Da Snark MUST Be Shared!

Ever notice how in certain weather, your head and chest just seem to fill with ‘stuff’ and you sneeze, wheeze, gasp and cough until you think surely you’ve coughed up a lung?  Well, in certain political climes, my head just fills to the gills with snark, and there’s only one way to alleviate the symptoms … share it!


You could’a knocked me over with a feather …

Yesterday was a red-letter day in the United States Congress!  Why?  Because the Senate … members on both sides of the aisle … actually agreed on something and voted 95 to 1 to allow Sweden and Finland to join NATO!  95-1 … can you believe it???  I think this is the most cohesion we’ve seen in the Senate since … since … maybe 1867 or thereabouts!  Granted, there is little reason to object to allowing these two nations to join NATO … it is a win-win, for it adds strength to NATO and provides protections for Sweden and Finland, but these days, there doesn’t seem to be a need for a reason to split the two sides!

Oh … that single ‘nay’ vote?  That was ol’ Josh Hawley, the brunt of many jokes since the January 6th committee aired video showing Josh of fist-pump fame running desperately from the insurrectionists that day!  His reason for naysaying the treaty expansion was, in his words …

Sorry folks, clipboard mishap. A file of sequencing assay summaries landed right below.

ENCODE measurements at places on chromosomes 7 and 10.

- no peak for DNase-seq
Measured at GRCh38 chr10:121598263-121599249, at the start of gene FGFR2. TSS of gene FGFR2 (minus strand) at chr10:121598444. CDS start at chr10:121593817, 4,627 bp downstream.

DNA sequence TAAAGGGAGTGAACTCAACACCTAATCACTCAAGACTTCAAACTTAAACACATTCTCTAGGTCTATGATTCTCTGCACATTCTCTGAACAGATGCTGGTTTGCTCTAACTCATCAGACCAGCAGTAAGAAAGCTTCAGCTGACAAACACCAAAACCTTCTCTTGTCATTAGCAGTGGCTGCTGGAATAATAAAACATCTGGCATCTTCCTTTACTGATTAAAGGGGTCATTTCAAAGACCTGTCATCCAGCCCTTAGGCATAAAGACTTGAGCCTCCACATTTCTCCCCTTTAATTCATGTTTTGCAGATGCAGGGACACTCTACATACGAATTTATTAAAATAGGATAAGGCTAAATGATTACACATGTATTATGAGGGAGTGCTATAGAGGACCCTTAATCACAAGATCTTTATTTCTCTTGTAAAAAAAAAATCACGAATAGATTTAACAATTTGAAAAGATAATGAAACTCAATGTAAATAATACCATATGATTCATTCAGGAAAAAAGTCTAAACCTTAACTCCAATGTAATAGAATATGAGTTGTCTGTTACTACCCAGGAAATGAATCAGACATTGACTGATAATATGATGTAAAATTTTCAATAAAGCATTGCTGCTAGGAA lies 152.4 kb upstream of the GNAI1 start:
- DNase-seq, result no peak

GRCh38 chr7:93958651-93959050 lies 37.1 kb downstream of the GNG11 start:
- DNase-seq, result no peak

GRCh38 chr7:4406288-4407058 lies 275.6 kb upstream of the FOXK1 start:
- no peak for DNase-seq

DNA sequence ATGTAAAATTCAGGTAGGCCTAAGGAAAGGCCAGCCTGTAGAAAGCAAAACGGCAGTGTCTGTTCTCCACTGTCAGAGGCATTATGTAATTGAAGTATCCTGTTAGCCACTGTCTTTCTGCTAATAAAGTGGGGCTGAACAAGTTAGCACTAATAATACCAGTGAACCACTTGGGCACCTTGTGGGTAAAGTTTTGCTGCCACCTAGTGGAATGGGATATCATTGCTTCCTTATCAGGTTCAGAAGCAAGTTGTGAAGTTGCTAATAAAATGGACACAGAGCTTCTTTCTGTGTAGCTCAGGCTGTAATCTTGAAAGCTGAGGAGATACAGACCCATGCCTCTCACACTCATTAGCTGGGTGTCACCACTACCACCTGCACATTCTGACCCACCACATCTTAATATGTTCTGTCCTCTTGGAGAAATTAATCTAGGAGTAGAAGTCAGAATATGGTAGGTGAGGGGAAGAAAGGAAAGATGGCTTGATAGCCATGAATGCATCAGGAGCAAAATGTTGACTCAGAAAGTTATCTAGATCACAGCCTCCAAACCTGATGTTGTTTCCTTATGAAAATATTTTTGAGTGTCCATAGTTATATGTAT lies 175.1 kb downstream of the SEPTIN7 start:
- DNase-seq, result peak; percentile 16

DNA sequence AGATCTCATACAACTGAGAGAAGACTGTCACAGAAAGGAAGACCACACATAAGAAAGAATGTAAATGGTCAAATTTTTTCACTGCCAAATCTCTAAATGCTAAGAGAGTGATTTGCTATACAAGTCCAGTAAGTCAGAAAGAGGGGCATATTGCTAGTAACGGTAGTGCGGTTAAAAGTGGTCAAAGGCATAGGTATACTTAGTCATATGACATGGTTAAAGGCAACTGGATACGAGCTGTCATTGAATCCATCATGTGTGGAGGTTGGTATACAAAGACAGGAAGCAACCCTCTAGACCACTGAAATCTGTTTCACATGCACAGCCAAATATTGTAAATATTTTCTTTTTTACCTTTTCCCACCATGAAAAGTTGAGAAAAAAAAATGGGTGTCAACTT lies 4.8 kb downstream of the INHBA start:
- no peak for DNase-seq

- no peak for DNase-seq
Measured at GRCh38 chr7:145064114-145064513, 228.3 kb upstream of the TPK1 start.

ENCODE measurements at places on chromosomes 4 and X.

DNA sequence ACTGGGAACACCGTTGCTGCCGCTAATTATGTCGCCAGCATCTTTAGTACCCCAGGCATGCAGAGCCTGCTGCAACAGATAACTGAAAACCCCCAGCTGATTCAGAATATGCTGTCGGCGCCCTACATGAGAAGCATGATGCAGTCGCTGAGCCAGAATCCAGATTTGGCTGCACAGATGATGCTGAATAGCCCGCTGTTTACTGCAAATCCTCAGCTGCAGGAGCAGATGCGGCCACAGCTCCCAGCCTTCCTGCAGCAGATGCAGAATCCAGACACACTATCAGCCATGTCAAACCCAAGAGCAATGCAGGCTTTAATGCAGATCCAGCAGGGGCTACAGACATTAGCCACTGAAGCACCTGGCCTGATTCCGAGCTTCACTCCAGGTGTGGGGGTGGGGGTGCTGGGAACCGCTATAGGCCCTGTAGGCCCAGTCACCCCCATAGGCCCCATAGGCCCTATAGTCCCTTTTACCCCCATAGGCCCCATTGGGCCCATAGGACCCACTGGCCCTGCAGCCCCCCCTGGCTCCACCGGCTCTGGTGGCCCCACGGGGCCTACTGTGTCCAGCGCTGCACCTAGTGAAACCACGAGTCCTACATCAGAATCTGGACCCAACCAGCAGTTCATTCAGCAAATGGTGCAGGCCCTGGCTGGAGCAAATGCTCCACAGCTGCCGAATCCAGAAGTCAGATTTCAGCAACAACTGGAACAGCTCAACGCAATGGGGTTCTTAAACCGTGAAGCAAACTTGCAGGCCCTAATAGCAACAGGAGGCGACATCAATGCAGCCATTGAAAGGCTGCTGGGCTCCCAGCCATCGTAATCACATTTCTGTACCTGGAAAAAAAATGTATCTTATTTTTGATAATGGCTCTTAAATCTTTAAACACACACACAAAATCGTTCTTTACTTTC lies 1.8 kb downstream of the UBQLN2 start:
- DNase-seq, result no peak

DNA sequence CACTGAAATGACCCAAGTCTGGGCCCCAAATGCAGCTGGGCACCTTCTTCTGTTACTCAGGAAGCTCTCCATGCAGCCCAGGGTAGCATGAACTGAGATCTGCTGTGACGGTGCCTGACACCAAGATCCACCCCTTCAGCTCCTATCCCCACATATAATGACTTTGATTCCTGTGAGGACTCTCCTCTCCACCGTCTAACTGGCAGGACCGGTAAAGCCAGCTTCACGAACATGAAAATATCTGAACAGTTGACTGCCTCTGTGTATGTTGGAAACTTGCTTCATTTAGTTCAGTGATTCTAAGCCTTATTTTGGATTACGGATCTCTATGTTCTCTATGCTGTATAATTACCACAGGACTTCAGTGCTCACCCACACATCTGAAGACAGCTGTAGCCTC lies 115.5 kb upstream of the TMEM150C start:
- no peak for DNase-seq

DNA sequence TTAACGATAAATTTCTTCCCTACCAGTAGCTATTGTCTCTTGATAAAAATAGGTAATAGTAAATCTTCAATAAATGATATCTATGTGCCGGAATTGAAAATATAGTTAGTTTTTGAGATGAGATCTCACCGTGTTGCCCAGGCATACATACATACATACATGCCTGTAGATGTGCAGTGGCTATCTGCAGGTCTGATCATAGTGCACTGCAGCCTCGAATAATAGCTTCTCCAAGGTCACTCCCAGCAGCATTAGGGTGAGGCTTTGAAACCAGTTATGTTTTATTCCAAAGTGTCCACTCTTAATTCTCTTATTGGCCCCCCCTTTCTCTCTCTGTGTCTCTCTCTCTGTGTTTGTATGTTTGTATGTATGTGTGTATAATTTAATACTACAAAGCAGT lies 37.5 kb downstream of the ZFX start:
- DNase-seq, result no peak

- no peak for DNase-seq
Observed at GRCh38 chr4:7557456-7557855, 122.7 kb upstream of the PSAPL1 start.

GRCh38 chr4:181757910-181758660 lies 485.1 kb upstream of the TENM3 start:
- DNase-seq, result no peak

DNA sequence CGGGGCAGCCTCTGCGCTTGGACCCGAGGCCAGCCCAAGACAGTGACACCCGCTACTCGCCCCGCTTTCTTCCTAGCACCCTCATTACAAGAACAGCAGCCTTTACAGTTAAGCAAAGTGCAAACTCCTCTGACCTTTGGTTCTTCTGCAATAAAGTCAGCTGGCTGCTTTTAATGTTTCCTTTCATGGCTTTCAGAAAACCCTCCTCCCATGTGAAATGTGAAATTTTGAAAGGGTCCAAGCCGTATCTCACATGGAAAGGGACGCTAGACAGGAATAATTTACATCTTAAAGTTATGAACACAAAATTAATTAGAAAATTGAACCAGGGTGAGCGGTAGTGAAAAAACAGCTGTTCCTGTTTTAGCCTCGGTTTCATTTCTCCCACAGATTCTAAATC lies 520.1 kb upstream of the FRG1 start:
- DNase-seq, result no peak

“NATO expansion would almost certainly mean more U.S. forces in Europe for the long haul. In the face of this stark reality, we must choose. We must do less in Europe (and elsewhere) in order to prioritize China and Asia.”

No, it made no sense to me, either, but then … it’s Josh ‘fist-pump’ Hawley, so I don’t expect intellect, but merely nonsense.  Rumour has it that he sees himself as a presidential candidate in 2024 🤣 🤣


Religious freedom?  I think not.

It was on June 27th, just over a month ago, that the Supreme Court handed down its ruling in the case of Kennedy v Bremerton School District.  In a nutshell, the case was filed by Joseph Kennedy, a public-school football coach, who had taken the practice of praying at the middle of the field immediately after each game. The school board were concerned the practice would be seen as infringing on the Establishment Clause separating church and state. They attempted to negotiate with Kennedy to pray elsewhere or at a later time, but Kennedy continued the practice. His contract was not renewed, leading Kennedy to sue the board.